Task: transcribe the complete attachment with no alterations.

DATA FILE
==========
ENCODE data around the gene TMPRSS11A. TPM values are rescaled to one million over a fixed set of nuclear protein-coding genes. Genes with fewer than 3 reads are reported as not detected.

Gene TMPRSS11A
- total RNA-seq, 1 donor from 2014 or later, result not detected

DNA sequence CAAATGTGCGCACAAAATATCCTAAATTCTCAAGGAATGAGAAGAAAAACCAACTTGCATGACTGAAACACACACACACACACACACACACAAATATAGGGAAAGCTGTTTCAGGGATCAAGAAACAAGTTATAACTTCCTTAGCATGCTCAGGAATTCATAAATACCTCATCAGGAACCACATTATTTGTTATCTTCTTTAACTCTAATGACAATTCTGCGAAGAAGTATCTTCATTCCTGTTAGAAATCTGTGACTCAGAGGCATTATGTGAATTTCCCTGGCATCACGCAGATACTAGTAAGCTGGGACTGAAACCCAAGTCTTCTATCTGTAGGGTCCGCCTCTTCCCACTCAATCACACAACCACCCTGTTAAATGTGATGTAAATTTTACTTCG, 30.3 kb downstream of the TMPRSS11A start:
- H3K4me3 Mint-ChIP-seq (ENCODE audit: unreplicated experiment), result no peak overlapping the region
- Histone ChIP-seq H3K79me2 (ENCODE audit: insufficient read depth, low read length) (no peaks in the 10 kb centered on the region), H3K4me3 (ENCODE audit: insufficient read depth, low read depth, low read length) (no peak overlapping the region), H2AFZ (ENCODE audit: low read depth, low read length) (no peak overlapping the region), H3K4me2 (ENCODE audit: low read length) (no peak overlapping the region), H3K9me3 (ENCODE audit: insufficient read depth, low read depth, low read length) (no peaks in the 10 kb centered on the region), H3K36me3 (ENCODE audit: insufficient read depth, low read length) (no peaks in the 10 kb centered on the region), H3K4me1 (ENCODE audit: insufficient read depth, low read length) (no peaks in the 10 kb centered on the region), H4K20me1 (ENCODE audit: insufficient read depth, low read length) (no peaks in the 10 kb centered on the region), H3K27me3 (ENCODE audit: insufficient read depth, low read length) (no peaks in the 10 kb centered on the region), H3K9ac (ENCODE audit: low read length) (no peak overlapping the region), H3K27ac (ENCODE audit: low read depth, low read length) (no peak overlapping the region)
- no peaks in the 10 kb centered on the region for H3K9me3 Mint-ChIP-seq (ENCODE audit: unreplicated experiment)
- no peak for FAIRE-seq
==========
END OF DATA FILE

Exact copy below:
ENCODE data around the gene TMPRSS11A. TPM values are rescaled to one million over a fixed set of nuclear protein-coding genes. Genes with fewer than 3 reads are reported as not detected.

Gene TMPRSS11A
- total RNA-seq, 1 donor from 2014 or later, result not detected

DNA sequence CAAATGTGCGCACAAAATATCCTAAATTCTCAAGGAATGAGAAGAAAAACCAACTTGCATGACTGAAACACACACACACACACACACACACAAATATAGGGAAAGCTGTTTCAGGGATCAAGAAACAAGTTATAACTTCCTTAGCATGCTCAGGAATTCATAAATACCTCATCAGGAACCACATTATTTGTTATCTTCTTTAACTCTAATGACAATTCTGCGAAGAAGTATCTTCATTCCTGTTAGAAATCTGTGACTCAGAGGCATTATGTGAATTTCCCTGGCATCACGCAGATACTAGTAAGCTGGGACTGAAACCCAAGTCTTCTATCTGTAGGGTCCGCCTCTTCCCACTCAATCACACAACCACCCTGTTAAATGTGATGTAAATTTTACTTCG, 30.3 kb downstream of the TMPRSS11A start:
- H3K4me3 Mint-ChIP-seq (ENCODE audit: unreplicated experiment), result no peak overlapping the region
- Histone ChIP-seq H3K79me2 (ENCODE audit: insufficient read depth, low read length) (no peaks in the 10 kb centered on the region), H3K4me3 (ENCODE audit: insufficient read depth, low read depth, low read length) (no peak overlapping the region), H2AFZ (ENCODE audit: low read depth, low read length) (no peak overlapping the region), H3K4me2 (ENCODE audit: low read length) (no peak overlapping the region), H3K9me3 (ENCODE audit: insufficient read depth, low read depth, low read length) (no peaks in the 10 kb centered on the region), H3K36me3 (ENCODE audit: insufficient read depth, low read length) (no peaks in the 10 kb centered on the region), H3K4me1 (ENCODE audit: insufficient read depth, low read length) (no peaks in the 10 kb centered on the region), H4K20me1 (ENCODE audit: insufficient read depth, low read length) (no peaks in the 10 kb centered on the region), H3K27me3 (ENCODE audit: insufficient read depth, low read length) (no peaks in the 10 kb centered on the region), H3K9ac (ENCODE audit: low read length) (no peak overlapping the region), H3K27ac (ENCODE audit: low read depth, low read length) (no peak overlapping the region)
- no peaks in the 10 kb centered on the region for H3K9me3 Mint-ChIP-seq (ENCODE audit: unreplicated experiment)
- no peak for FAIRE-seq